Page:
US credit metrics are worsening. This is contrary to what most believe, and most visible at the fringe. Where interest rate increases in the US are not driven by increased demand for money but rather Fed policy, the risks of loan defaults are exacerbated. The reality is that net-charge offs (NCOs) and loan loss provisions (LLP) are rising dramatically for many consumer lenders in the US, suggesting an underlying frailty. And when consumer lenders start blaming theirmodels, we know something is wrong.
Despite higher oil prices in 4Q17, United Overseas Bank (UOB) reported a steep quarterly rise in non-performing loans (NPLs). In absolute terms, the bank’s NPLs have not been higher in the past 12 years. UOB’s NPLs rose to S$4.2 billion in 4Q17 representing 12% growth QoQ. Despite this, the bank aggressively ran down NPL cover and also despite 60% higher 'Loss' NPLs. This is not sustainable.
Tisco now reports the best margins in Thailand, the best ROA improvement, and still with conservative NPL cover and lending. With margins at 4.84% in the latest quarter, it not only surpasses all Thai peers, but most all banks in Asia-Pacific, with Indonesia as the only exception.
We believe it is not well understood how aggressive HDFC Bank has been at adding new credit risk during the prolonged economic downturn and that it is a driving force for the bank's accelerating credit costs, more so than most peers. The risk is that this continues, and it is far from what most expect for this beloved bank.
China’s banks will see increased credit costs and worsening returns in 2H17 and 2018. Data from the National Bureau of Statistics is telling. The China Business Cycle Signal Index is low and similar to periods when the economy was fragile and when banks saw rising bad loans. The 10-variable composite index is 30 points lower than its critical 100 level, above which is considered ‘expansionary.’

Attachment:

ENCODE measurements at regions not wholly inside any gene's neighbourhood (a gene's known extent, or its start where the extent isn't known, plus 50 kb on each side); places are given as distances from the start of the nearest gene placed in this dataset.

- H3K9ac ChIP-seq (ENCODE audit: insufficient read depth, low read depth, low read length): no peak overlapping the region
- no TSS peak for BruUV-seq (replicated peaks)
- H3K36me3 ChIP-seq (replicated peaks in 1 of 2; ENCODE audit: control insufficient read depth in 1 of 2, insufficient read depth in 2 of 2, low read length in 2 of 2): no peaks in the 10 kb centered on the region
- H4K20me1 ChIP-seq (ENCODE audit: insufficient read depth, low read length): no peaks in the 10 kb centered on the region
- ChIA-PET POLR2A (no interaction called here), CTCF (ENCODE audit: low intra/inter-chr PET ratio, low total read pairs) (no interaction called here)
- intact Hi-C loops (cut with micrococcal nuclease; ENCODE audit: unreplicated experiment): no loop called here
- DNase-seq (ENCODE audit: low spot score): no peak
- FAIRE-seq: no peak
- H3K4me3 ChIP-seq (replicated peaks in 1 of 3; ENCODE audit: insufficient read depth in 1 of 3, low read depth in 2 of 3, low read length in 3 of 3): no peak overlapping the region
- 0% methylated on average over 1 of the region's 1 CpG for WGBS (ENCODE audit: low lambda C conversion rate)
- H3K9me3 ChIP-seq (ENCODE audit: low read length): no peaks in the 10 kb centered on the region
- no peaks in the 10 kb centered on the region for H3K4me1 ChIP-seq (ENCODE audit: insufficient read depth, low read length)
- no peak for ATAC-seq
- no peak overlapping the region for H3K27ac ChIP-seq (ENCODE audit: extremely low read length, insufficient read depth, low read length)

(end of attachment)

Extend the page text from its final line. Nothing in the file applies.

With a newly classified NPA, far higher credit costs, HDFC Bank appears less immune than ever. We show its high NPL ratios in many sectors, but eseentially invisible due the bank's aggressive consumer loan growth. Risks remain as the bank has expanded aggressively, even in weak sectors, alongside an economic downturn.
There is little evidence that HSBC’s sprawling footprint supports connectivity across customers and geographies. Its non-interest income compares poorly with peer large banks, while its fee income continues to come down. Net insurance income has been in loss for years. A broad gauge of operating returns - operating income/assets - continues to trend lower and where this is not distorted by credit costs. If HSBC were benefitting from its unique global position, these measures would appear more robust. It is a long-standing misperception; the reality is different.
The track record of HSBC to at...
The Reserve Bank of India (RBI) proposes to recapitalize state banks with